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Harry Nelson Pillsbury vs David Graham Baird
1st City Chess Club Tournament (1893), New York, NY USA, rd 2, Dec-10
Queen Pawn Game: General (D00)  ·  1-0



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Given 7 times; par: 58 [what's this?]

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sac: 27.Rd6 PGN: download | view | print Help: general | java-troubleshooting

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Kibitzer's Corner
< Earlier Kibitzing  · PAGE 2 OF 2 ·  Later Kibitzing>
Jan-25-14  Cheapo by the Dozen: Oh, my. Rarely have I seen a position in which the defender finds tempi so useless.

The main line is:

29 Rd1 h1(Q)
30 Rxd6+ Qxd6+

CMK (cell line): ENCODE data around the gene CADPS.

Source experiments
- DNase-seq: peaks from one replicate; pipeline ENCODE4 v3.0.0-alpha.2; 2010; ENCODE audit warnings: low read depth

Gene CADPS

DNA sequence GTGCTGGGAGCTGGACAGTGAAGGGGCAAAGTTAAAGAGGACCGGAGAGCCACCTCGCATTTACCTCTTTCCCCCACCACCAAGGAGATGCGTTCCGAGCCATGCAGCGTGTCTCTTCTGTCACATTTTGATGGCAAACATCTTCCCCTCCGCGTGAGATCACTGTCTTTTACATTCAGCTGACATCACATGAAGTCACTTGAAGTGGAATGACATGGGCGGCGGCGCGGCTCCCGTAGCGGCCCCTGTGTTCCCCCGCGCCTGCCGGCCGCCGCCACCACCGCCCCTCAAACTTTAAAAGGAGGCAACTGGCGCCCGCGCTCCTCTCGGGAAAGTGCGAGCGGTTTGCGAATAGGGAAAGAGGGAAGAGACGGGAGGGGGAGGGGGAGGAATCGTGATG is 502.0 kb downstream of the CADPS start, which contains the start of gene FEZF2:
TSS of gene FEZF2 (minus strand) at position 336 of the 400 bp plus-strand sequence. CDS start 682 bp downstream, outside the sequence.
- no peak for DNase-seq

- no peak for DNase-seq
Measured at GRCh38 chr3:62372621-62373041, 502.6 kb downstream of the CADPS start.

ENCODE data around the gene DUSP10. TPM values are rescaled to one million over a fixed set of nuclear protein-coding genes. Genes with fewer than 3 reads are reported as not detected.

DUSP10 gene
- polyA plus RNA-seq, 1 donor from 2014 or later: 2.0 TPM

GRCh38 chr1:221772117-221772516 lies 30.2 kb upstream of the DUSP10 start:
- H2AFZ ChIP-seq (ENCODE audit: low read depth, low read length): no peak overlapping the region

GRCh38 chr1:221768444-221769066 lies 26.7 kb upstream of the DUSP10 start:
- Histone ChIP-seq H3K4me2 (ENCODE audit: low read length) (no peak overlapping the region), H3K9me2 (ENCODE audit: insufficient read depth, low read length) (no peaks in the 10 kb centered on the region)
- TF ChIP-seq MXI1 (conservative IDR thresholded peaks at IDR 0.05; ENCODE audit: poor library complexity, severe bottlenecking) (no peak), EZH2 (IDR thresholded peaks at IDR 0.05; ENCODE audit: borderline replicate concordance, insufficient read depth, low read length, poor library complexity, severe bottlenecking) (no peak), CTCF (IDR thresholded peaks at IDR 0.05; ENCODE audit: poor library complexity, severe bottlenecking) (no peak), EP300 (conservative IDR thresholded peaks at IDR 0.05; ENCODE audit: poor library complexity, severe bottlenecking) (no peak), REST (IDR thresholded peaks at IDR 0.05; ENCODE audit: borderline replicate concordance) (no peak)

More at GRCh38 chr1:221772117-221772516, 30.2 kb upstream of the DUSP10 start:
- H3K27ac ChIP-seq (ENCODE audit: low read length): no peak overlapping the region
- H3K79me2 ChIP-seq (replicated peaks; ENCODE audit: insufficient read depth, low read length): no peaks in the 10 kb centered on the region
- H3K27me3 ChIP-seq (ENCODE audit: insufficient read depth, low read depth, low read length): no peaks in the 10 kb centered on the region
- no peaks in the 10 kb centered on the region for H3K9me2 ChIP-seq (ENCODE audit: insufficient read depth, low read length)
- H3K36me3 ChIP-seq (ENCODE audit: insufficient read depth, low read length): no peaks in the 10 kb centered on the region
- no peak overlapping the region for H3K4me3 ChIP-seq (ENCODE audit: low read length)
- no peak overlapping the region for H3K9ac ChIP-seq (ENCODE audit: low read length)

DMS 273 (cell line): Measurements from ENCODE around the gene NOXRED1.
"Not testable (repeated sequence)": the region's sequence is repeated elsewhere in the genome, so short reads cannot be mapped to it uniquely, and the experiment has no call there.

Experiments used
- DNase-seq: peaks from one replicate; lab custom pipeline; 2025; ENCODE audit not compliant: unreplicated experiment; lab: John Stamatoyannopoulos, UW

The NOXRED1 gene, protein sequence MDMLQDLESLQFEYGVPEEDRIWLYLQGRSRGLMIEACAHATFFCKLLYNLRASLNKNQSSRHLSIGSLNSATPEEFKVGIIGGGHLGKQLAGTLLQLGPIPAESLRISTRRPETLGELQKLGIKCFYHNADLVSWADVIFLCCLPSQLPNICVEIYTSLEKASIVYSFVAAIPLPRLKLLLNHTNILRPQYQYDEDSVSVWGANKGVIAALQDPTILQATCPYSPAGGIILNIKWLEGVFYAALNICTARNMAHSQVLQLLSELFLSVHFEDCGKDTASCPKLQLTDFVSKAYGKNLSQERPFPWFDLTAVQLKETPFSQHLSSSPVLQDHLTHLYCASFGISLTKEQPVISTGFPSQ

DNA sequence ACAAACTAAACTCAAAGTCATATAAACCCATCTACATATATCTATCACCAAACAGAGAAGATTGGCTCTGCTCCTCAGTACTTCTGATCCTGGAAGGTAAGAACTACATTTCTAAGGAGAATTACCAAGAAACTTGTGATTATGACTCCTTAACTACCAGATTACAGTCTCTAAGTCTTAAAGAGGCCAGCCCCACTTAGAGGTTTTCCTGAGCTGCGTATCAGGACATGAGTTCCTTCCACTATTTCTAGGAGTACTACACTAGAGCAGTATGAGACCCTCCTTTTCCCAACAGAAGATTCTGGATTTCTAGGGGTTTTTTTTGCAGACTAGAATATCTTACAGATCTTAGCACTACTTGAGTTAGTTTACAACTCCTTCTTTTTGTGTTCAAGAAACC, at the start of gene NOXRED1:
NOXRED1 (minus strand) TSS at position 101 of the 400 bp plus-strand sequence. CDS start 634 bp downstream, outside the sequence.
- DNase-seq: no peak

31 Qxd6+ Kc8
32 b6
33 Qc7#

The point is that nothing on Move 32 helps Black at all. No alternative on Move 29 helps either.

So the only real alternate line I see is:

29 Rd1 h1(Q)
30 Rxd6+ Kc7
31 Qd7+ Kb8
32 Rxb6 Ra7
33 ba

with mate to follow.

Premium Chessgames Member
  agb2002: White has a bishop for a rook and two pawns.

Black threatens 29... e3 and 29... Qd4+ followed by 30... Qxe5.

White can incorporate the rook into the attack with 29.Rd1:

A) 29... h1=Q 30.Rxd6+

A.1) 30... Qxd6 31.Qxd6+ Kc8 (31... Ke8 32.Qe7#) 32.b6 and mate soon after a few spite checks.

A.2) 30... Kc7 31.Rd7+ Kc8 (31... Kb8 32.Qxb6 e3 33.Bd6+ Kc8 34.Qc7#) 32.Qxb6 Kxd7 33.Qd6+ Kc8 (33... Ke8 34.Qe7#) 34.b6 as in A.1.

B) 29... d5 30.Qxb6+ is similar to previous lines. For example, 30... Kc8 31.Qe6+ Kb8 32.Qd6+ Ka7 33.b6#.

C) 29... Kc7 30.Bxd6+ Qxd6 (30... Kd8 31.Bb8+ and mate in two) 31.Qxd6+ Kc8 32.b6 and 33.Qc7#.